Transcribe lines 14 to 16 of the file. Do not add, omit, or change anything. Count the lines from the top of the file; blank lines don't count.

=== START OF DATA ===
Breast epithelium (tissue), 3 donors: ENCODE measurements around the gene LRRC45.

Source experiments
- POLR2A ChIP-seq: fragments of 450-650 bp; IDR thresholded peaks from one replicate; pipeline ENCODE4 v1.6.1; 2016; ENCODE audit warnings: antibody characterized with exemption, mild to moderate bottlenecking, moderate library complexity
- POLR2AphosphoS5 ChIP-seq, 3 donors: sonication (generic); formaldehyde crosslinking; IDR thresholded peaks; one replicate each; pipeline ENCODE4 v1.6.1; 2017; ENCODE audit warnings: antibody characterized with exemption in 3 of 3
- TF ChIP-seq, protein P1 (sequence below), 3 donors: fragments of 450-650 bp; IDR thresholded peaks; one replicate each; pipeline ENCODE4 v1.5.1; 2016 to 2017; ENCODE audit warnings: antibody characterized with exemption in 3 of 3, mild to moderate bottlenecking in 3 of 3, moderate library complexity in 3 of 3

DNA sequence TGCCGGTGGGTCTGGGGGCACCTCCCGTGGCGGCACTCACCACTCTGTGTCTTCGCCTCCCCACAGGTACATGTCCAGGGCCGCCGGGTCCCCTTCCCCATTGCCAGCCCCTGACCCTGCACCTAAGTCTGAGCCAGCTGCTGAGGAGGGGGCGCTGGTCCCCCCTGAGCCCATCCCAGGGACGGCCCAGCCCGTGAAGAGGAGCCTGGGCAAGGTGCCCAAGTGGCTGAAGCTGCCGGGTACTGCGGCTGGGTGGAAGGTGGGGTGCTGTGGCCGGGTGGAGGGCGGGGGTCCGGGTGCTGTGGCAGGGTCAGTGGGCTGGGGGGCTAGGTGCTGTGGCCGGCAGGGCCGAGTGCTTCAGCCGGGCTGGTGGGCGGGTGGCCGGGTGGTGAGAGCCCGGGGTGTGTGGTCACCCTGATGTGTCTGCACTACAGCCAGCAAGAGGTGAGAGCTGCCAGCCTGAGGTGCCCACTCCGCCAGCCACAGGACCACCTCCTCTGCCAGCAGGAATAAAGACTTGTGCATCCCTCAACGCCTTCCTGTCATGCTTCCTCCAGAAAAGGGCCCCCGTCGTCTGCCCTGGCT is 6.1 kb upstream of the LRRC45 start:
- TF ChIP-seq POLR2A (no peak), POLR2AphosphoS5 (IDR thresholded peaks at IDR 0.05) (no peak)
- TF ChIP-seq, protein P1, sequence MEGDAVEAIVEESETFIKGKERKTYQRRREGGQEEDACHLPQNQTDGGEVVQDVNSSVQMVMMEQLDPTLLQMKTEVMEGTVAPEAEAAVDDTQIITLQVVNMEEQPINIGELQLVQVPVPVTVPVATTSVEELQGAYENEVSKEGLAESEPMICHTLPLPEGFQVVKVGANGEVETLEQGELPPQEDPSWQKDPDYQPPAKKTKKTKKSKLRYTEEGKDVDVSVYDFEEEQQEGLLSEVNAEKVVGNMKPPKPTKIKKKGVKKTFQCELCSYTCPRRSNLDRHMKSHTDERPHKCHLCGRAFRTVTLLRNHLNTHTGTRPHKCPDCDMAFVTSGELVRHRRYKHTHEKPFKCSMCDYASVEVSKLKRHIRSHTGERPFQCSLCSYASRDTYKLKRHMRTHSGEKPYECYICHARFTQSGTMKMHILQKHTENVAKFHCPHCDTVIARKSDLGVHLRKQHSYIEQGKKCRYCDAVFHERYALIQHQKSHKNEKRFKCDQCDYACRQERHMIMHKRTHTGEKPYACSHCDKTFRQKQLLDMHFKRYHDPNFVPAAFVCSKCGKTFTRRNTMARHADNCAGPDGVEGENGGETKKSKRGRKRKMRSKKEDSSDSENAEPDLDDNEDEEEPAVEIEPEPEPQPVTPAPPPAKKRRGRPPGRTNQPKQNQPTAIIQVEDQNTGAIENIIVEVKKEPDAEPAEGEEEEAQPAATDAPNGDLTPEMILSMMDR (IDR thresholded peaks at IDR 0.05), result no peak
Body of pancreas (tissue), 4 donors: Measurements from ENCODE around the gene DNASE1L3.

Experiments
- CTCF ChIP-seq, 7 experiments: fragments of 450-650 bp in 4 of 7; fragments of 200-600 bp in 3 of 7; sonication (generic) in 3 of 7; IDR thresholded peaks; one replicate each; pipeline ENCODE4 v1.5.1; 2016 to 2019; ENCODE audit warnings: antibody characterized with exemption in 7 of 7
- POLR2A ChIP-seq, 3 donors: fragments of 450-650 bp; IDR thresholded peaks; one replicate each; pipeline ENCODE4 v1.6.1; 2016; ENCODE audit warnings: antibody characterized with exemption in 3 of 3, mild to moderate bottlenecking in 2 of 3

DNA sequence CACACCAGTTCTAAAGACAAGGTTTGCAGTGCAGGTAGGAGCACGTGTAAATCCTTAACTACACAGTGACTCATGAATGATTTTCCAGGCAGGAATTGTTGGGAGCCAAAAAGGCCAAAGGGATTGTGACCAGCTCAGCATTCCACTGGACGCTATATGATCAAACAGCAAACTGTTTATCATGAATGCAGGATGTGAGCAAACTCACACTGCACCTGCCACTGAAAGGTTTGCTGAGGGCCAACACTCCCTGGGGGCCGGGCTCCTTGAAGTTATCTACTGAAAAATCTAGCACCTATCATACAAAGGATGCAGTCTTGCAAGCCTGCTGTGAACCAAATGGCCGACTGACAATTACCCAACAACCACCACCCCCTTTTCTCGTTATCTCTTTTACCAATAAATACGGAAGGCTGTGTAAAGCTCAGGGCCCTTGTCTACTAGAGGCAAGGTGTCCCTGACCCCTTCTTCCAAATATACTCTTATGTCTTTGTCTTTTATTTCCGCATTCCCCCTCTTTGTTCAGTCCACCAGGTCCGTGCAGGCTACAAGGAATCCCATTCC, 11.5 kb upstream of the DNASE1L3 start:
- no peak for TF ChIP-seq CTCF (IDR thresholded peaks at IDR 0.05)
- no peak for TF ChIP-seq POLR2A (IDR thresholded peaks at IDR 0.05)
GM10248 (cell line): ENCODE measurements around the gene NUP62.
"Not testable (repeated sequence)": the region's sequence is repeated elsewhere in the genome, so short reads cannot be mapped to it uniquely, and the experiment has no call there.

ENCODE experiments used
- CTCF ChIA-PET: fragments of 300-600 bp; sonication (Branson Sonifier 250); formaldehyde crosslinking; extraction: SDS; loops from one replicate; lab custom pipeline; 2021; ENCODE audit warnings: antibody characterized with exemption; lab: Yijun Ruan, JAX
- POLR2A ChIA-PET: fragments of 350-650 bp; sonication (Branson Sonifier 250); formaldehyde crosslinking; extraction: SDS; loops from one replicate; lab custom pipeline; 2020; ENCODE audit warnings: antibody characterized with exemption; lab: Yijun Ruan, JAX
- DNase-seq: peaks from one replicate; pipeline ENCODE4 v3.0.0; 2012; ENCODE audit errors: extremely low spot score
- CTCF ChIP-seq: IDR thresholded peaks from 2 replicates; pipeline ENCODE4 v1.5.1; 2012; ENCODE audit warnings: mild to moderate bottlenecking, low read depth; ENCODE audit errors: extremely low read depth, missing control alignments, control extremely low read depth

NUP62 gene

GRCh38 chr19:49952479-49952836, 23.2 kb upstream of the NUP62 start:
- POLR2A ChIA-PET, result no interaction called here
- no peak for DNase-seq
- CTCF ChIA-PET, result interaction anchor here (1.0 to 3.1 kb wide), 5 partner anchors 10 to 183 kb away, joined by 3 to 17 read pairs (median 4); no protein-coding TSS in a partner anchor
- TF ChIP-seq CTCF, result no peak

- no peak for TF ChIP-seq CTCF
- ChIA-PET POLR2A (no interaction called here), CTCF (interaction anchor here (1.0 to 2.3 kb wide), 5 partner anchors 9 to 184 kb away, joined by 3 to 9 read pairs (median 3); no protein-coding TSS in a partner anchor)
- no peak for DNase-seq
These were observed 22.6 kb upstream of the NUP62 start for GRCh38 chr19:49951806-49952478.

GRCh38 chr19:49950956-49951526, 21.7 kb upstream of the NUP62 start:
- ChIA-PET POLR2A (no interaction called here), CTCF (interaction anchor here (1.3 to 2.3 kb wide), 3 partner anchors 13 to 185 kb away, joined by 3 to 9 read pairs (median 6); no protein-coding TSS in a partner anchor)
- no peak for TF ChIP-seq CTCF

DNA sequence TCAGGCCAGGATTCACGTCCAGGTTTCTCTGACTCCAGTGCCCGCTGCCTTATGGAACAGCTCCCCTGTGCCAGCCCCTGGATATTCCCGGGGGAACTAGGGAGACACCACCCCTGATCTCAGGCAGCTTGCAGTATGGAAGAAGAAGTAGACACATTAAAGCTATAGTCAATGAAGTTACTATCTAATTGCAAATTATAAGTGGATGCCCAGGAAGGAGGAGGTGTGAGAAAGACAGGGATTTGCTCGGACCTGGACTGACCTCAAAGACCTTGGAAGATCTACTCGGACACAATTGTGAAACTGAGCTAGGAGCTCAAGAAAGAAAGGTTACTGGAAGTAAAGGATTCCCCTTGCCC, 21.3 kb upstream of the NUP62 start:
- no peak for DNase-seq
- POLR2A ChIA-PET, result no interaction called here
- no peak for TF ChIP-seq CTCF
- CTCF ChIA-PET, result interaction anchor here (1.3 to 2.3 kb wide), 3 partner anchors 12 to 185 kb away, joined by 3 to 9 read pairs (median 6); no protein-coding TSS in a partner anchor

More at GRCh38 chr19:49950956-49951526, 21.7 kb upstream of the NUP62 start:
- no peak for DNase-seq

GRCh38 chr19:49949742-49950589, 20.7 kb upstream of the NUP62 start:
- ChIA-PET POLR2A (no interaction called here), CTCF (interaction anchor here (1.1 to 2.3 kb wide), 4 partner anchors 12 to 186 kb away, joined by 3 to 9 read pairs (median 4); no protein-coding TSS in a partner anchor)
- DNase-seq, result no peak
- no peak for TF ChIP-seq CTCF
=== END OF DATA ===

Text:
- no peak for TF ChIP-seq CTCF (IDR thresholded peaks at IDR 0.05)
- no peak for TF ChIP-seq POLR2A (IDR thresholded peaks at IDR 0.05)
GM10248 (cell line): ENCODE measurements around the gene NUP62.